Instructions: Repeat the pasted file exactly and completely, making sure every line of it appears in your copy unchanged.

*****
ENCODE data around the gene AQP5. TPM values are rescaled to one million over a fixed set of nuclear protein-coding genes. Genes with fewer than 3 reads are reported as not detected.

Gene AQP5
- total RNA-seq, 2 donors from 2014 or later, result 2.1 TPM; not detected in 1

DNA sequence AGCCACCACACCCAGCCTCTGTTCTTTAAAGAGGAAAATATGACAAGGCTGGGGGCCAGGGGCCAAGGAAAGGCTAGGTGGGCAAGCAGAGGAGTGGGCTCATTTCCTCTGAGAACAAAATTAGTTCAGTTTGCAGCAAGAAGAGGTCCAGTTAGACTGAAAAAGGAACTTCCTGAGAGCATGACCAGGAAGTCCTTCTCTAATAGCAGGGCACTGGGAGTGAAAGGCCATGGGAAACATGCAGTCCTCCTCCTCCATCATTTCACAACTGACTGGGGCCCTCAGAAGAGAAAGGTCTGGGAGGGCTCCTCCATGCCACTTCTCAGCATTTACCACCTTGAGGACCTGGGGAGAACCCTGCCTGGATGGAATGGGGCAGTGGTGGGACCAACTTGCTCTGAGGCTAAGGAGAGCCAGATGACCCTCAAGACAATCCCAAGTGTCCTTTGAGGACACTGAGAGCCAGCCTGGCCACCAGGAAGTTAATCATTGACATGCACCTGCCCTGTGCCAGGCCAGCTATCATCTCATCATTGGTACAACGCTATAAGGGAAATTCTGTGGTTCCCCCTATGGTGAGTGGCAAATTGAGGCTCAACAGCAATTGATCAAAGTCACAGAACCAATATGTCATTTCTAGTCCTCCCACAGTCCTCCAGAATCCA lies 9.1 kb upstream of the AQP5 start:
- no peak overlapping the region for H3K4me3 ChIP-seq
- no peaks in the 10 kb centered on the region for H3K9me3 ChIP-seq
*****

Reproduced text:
ENCODE data around the gene AQP5. TPM values are rescaled to one million over a fixed set of nuclear protein-coding genes. Genes with fewer than 3 reads are reported as not detected.

Gene AQP5
- total RNA-seq, 2 donors from 2014 or later, result 2.1 TPM; not detected in 1

DNA sequence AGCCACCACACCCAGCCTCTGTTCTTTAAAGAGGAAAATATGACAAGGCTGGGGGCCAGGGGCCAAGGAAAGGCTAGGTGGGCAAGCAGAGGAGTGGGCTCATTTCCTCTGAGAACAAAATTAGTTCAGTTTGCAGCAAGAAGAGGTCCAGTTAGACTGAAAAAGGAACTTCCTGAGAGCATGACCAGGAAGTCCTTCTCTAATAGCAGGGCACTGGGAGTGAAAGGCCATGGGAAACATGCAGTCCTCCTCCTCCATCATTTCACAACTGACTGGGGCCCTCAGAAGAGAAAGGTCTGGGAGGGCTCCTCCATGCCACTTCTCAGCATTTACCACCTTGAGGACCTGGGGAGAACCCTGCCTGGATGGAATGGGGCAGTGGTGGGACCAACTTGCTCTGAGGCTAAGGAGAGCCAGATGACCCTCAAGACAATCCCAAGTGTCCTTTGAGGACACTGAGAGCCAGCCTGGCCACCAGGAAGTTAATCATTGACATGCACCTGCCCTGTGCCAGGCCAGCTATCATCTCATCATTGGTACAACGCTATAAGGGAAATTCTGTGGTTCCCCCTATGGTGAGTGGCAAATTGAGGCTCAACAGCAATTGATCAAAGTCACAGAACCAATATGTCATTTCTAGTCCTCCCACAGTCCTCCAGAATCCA lies 9.1 kb upstream of the AQP5 start:
- no peak overlapping the region for H3K4me3 ChIP-seq
- no peaks in the 10 kb centered on the region for H3K9me3 ChIP-seq